Election Day: what we’re watching

Bobby McMurtry reviews the list of candidates outside his precinct prior to voting in Ridgeland, Miss. (Photo by Rogelio V. Solis/AP)
Bobby McMurtry reviews the list of candidates outside his precinct prior to voting in Ridgeland, Miss. (Photo by Rogelio V. Solis/AP)

Tuesday is “off year” Election Day in parts of the country. Legalizing marijuana is on the ballot in Ohio, Houston voters will decide on an equal rights ordinance and San Francisco weighs short-term rentals in what’s being called the “Airbnb Initiative.”

And eyes are on governor races in Kentucky and Louisiana, and whether Democrats can make any progress in the South.

Here’s a look at some of the races you should watch:


Houston voters will decide whether or not to keep an equal rights ordinance that was approved by the City Council last year. The Houston Equal Rights Ordinance (HERO) would ban discrimination based on sexual orientation and gender identity — criteria not covered by national anti-discrimination laws. The ordinance is hotly debated, particularly after some opposition ads were released. The ads claim that the ordinance would allow men who identify as women to assault women and young girls in bathrooms.

Hillary Clinton tweeted her support for the ordinance on October 29, writing: “No one should face discrimination for who they are or who they love – I support efforts for Equality in Houston & beyond. #HERO #YesOnProp1 -H”.

A White House spokesperson said that President Obama and Vice President Biden were “confident that the citizens of Houston will vote in favor of fairness and equality.”


Republican Matt Bevin and Democrat Jack Conway are running to replace retiring Dem. Gov. Steve Beshear. Although Republicans have aggressively been spending money in the hope of recapturing the governor’s mansion, Conway has outspent Bevin 4 to 1. This race has been characterized by both candidates accusing each other of lying about their records.


Louisiana has a gubernatorial election this year but it doesn’t work the way you might expect. Louisiana’s election system relies on what’s called a “jungle primary.” In a jungle primary, every candidate runs on the same ballot, which means you can have multiple candidates on both the Republican and Democratic sides. If no one wins 50 percent of the vote, the top two candidates face each other in a runoff election.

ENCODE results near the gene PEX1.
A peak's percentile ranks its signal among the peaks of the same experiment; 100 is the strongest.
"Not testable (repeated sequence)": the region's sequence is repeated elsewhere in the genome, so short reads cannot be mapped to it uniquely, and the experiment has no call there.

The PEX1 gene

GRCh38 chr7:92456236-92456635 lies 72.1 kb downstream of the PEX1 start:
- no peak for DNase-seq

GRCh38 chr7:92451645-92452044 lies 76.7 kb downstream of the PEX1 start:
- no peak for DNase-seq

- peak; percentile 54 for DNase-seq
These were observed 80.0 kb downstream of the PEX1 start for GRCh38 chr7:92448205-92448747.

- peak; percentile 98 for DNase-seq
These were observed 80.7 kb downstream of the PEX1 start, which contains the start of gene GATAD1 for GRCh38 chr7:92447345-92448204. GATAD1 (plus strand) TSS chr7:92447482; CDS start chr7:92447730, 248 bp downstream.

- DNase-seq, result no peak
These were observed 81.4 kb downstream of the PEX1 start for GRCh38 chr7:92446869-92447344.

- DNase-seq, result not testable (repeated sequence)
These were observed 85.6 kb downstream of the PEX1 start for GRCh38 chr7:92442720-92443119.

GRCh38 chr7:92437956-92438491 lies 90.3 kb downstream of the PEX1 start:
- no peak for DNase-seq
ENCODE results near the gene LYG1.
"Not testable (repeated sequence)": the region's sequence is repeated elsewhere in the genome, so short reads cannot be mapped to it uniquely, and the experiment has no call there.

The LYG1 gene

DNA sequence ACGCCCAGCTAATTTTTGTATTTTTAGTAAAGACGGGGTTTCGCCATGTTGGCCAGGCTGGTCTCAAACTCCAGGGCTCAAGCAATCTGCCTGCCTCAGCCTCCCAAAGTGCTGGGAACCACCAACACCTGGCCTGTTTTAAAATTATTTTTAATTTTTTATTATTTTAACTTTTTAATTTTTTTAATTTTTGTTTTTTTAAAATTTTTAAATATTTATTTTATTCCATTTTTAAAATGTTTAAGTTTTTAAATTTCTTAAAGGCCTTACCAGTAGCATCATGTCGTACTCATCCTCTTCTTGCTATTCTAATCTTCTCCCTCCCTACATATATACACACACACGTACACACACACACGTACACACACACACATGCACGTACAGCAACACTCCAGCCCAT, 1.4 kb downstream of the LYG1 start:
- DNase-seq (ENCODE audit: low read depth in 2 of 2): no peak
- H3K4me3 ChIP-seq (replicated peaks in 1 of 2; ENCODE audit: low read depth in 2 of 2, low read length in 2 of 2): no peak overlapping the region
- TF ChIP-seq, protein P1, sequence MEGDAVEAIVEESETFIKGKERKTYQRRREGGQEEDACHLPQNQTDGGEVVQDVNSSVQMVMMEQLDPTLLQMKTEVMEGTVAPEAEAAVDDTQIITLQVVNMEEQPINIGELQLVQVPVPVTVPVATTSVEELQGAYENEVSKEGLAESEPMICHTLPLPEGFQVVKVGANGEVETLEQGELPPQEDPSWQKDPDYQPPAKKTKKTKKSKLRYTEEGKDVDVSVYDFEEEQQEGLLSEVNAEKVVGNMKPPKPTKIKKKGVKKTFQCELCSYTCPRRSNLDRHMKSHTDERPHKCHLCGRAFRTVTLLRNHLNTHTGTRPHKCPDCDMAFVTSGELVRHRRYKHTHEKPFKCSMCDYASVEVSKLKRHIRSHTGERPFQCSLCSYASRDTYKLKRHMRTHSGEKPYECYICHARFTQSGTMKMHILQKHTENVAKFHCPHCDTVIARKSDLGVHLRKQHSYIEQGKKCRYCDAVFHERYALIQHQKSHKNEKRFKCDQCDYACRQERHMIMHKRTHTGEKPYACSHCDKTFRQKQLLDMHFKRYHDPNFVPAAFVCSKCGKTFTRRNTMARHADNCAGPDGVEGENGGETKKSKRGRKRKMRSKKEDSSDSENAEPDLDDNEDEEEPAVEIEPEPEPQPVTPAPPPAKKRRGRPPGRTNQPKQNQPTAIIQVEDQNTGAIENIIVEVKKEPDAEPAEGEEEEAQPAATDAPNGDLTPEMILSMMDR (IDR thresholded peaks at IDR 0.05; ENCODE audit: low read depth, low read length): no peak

John Bel Edwards, a Democrat and state legislative leader, earned roughly 40 percent of the vote. He now will face Sen. David Vitter, a Republican, in the runoff election on November 21. Vitter has had a tough race so far. His critics have continuously cited his involvement in a 2007 prostitution scandal, in which Vitter’s telephone number was found in the records of the D.C. Madam, Deborah Palfrey. Palfrey was accused of running a prostitution ring that made over $2 million over 13 years.


The “Clean Elections Initiative” would increase public funding for candidates to up to $3 million in order to make them more competitive against privately funded candidates, according to Reuters. The existing law makes up to $2 million available to candidates for state office. The ballot measure would also increase disclosure requirements and increase the penalties for campaign finance violations.


Republican Gov. Phil Bryant is up for reelection and faces opposition from an unlikely candidate — truck driver and political unknown Robert Gray. According to The Associated Press, Gray didn’t even tell his closest relatives that he had signed up to campaign for governor. Bryant has spent roughly $2.7 million this year and reportedly has $1.4 million in the bank. Gray has spent about $3,000 on his campaign in the past three months.


Ohio voters vote on two ballot measures that could dramatically change marijuana laws in their state. Issue 3, as one of these two measures is called, would enable landowners or operators of 10 predetermined sites the right to grow commercial marijuana. That’s in contradiction to the second measure, Issue 2, which would prohibit monopolies from being enshrined in the state constitution. If both measures pass, there’s sure to be lots of confusion.

(Read more from WKSU here)

San Francisco

San Franciscans heading to the polls today will get to vote on Proposition F, colloquially known as the “Airbnb Initiative.” The initiative is a ballot measure that would strengthen regulation on the short-term rental of houses and apartments. While Airbnb is likely the biggest company in that niche market, the Los Angeles Times points out that there are other vacation rental companies that would be affected. Right now, residents can rent out their apartment or home for 90 days in a year. Proposition F would limit that rental period to 75 days. The measure is viewed as attempting to discourage people from taking units off the housing market and using them as short-term apartment rentals.


Seattle voters will decide on a campaign finance measure that’s being touted as a national model for campaign finance reform. Ballot initiative I-122, if passed, would create a public financing model in the city. Every resident would receive a $100 voucher to give to the candidate of their choosing. The measure would also limit election campaign contributions from entities receiving city contracts of $250,000 or more, or from people spending over $5,000 on lobbying.


All 140 seats of Virginia’s General Assembly are up for election today. Republicans currently control the state Senate by a 21 to 19 margin. Expecting low turnout, both parties have been trying to drive their message home to voters. Republicans are expected to retain their majority in the GA. Democrats hope to take control of the state Senate.

Copyright 2015 NPR. To see more, visit http://www.npr.org/.
Read Original Article – Published NOVEMBER 03, 2015 4:28 PM ET

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